It’s time to review and recap last week’s European Championships, but here’s the problem: I’ve watched about 17 of the top finishers, and was trying to draw parallels between that event and U.S. Nationals (particularly since I’m not really done commenting on the latter yet). Simultaneously, my Twitter feed was becoming increasingly littered with “inside reports” that Plushenko would be the one announced later this week as the recipient of the sole men’s spot on the Russian Olympic team (reports that have now been made official). This after months of speculation, followed by bonus weeks of even more speculation when Plushenko himself failed to win Russian Nationals.
The national title instead went to Maxim Kovtun, an 18 year-old who first posed a threat when he won the 2012 Junior GPF, then did well enough in this year’s Senior GP to make it to the finals (finishing 5th). But you know where else he finished fifth? Last week’s Euros... with both his Russian teammates Sergei Voronov and Konstantin Menshov surpassing him with their free skates, finishing 2nd and 3rd overall, respectively, behind Javier Fernandez.
Where did Kovtun skate his best, possibly of the whole season to date? Nationals, where one might think it counted the most...
But one might be mistaken, as Kovtun has officially been left off the team.
And now there’s only one Russian/U.S. parallel that seems worth writing about.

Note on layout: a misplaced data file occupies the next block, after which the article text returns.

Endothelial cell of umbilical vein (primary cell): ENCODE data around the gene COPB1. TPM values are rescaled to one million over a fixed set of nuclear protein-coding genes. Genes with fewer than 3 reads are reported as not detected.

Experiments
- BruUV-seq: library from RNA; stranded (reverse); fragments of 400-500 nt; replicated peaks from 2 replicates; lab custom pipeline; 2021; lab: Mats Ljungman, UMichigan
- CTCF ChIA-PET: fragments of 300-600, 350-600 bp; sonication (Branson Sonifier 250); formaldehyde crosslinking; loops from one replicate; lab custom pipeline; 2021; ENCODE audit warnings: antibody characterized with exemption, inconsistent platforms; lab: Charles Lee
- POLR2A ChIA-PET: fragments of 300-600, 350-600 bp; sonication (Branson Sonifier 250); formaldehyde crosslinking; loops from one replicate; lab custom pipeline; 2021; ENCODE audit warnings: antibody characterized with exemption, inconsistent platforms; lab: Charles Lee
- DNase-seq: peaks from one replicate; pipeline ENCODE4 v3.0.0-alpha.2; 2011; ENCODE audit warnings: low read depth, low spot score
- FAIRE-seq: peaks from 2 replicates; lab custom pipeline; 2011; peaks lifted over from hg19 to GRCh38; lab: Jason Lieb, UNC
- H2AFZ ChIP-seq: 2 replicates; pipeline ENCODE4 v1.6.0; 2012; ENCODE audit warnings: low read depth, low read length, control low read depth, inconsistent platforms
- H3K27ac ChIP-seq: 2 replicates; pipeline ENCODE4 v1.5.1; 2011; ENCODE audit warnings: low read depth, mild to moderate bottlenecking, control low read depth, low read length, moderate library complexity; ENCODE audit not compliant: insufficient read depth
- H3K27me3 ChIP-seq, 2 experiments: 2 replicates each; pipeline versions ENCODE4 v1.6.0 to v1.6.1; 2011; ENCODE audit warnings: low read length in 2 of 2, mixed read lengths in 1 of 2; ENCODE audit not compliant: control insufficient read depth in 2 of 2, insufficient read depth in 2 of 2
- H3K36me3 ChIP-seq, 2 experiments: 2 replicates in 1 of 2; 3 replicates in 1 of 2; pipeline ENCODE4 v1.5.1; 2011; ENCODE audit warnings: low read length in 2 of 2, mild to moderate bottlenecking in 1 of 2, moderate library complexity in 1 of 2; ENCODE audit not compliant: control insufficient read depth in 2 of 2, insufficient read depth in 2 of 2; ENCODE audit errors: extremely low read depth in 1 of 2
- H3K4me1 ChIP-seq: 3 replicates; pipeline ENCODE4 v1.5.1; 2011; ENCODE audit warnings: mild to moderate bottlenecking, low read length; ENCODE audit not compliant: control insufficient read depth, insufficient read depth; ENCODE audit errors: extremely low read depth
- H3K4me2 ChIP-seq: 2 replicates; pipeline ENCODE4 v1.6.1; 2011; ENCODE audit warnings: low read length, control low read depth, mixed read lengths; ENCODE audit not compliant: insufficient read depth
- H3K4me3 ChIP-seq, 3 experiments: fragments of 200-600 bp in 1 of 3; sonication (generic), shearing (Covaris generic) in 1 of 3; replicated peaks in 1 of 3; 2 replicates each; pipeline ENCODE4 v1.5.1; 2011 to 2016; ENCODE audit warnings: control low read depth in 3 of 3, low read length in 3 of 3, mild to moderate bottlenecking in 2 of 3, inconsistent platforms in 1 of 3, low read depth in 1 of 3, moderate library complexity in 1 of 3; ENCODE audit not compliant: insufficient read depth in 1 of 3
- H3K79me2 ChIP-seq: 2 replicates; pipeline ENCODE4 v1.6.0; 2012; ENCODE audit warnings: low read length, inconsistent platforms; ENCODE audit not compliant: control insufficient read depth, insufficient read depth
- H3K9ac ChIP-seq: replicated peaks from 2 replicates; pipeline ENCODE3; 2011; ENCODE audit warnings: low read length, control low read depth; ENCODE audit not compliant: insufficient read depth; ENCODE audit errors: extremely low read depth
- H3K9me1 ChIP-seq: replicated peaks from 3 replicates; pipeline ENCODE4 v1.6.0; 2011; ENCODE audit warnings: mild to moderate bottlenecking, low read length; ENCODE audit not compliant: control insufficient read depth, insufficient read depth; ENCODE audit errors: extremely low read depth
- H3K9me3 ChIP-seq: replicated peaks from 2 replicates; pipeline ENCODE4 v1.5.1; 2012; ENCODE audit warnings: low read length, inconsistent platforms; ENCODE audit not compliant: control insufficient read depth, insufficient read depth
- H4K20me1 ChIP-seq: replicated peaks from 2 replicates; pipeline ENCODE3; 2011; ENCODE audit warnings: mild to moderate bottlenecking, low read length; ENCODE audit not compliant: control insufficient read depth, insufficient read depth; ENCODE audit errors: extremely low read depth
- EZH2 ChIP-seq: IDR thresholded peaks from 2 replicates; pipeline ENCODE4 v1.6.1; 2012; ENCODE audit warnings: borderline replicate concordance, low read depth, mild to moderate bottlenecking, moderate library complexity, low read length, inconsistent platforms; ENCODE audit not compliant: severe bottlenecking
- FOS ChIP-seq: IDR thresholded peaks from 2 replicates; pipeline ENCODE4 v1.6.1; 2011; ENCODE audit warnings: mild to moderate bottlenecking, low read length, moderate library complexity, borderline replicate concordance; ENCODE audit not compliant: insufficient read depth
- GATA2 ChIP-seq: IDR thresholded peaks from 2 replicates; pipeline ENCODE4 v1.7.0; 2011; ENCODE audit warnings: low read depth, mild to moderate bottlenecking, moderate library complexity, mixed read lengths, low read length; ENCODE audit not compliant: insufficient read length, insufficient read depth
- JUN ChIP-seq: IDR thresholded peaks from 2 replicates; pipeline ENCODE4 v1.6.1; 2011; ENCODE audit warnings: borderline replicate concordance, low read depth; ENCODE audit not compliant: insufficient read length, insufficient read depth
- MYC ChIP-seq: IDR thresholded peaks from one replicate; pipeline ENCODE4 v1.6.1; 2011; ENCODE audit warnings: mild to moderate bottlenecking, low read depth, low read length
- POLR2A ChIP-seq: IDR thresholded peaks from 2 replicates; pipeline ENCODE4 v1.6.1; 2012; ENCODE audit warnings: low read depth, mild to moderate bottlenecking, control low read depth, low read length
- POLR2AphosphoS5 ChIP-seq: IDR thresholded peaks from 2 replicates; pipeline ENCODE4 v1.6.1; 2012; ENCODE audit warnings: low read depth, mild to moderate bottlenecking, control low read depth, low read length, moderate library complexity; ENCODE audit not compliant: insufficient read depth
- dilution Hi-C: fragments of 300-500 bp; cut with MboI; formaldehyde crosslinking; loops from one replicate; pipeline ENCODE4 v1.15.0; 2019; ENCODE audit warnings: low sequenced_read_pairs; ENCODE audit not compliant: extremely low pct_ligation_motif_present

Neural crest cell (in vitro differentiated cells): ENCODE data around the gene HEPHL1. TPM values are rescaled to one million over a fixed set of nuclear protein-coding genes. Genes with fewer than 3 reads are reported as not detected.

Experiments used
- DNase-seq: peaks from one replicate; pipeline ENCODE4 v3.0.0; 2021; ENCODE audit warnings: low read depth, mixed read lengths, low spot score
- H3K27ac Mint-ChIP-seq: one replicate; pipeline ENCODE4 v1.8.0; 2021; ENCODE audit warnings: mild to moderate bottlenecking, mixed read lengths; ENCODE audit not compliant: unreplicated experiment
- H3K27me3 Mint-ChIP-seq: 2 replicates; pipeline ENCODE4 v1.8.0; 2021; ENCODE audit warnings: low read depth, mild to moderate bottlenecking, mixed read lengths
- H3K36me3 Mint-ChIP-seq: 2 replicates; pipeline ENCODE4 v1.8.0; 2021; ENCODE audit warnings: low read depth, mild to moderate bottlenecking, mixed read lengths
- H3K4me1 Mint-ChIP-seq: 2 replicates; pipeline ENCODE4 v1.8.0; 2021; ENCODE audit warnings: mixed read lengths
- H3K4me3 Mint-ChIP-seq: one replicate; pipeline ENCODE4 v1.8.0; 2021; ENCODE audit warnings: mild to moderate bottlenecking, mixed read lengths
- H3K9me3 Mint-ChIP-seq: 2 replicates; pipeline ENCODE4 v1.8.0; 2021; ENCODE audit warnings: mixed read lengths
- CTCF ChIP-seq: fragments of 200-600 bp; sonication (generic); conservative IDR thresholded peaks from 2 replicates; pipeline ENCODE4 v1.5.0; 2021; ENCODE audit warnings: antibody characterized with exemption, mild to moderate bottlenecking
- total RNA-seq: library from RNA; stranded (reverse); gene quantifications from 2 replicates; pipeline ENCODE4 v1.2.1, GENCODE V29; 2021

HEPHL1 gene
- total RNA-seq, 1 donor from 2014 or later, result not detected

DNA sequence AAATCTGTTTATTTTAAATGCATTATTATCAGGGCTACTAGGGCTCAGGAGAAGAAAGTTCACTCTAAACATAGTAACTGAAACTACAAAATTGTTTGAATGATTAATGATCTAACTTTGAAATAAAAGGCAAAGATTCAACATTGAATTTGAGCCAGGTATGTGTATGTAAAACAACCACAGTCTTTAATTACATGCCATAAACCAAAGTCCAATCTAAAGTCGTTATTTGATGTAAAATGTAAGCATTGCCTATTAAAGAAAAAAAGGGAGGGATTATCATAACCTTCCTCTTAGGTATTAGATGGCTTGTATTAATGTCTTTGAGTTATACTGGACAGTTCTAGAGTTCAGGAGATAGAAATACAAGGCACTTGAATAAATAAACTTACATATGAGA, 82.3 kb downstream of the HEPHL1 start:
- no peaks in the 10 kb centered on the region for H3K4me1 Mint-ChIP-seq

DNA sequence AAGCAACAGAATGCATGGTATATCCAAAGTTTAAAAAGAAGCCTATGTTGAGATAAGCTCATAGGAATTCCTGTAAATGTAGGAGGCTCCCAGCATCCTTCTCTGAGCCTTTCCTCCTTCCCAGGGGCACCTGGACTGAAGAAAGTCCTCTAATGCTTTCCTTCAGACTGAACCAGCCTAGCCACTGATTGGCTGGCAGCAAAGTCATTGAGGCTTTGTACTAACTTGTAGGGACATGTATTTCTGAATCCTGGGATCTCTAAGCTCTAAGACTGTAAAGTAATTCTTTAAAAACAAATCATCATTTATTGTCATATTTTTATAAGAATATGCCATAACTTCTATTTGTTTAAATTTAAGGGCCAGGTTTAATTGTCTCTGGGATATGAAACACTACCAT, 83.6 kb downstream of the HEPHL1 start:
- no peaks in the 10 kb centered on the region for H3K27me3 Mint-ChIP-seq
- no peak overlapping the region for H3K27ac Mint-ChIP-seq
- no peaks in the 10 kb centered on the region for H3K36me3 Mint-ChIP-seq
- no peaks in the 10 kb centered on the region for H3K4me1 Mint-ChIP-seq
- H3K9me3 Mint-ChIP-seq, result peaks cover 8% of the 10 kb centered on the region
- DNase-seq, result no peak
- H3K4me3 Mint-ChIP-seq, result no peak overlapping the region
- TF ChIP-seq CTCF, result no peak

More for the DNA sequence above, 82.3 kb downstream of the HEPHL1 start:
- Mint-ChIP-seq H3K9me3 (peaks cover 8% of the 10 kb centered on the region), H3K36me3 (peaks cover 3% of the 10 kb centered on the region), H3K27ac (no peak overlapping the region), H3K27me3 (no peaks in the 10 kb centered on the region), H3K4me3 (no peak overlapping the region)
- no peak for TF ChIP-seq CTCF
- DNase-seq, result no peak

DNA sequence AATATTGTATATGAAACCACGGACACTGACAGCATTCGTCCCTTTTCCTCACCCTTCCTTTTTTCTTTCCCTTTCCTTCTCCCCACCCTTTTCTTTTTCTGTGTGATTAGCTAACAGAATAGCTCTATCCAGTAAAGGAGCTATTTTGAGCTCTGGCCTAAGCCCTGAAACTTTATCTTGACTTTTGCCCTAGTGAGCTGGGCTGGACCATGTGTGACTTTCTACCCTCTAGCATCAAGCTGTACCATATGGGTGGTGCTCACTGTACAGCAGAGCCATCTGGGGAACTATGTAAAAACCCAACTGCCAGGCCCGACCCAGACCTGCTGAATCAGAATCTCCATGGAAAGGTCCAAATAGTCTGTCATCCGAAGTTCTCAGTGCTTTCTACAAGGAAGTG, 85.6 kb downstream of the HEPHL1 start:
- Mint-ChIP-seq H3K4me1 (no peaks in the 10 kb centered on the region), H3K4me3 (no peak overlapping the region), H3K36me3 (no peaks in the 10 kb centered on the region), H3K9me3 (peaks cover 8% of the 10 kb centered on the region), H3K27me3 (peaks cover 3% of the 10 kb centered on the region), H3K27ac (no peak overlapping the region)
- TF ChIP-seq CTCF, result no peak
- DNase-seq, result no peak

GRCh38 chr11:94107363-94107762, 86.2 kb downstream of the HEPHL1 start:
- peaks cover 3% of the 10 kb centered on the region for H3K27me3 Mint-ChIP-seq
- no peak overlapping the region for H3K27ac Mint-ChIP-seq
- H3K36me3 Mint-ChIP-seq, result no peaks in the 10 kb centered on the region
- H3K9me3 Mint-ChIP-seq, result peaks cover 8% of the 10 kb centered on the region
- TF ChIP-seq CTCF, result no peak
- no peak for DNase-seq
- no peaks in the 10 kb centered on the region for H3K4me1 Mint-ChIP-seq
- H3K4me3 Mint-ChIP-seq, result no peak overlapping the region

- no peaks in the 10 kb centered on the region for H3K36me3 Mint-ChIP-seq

There are more than the usual share of ironies hanging in the air with each new competition of late:
--Best overall competitor of the past 10 months turns in worst overall performances in years (Ashley Wagner, at U.S. Nationals).
--Most unpredictable competitor of past four years finally delivers when it counts, only to find it did NOT really count (
Nationals). And component scores in the Ladies event—the decidedly more
subjective scores; the ones we tend to think should rise gradually as a skater
matures and develops their “artistic side”—were indeed griped about by skundits (skating pundits), but the
target was no longer 18 year-old Gracie Gold (last year's recipient). The talk of “junior-ish skating”
shifted from that teenager to an even younger one in 15 year-old Polina
Then at Europeans... well, let’s start the irony bus with the fact that Plushy—He Who Has Made The Biggest Stink About Being In Sochi—couldn’t be bothered to attend this always-critical event. Then we have both Voronov and Menshov coming out of season-long (some might say career-long) shadows at the 11th hour to make fairly convincing arguments that they’re as worthy of that Olympic spot as anyone. And finally, young champion Kovtun buckled under the pre-selection pressure and turned in possibly his worst set of performances all season. (Which is to say he double-3’d out of one quad jump, doubled the second one, and badly doubled the third. The rest of the jumps, including two triple axels, were spot-on... but it wasn’t nearly enough to carry the program.)
and Russia have
been stuck with the same difficult question in the past few weeks: Who do you choose? Russia always takes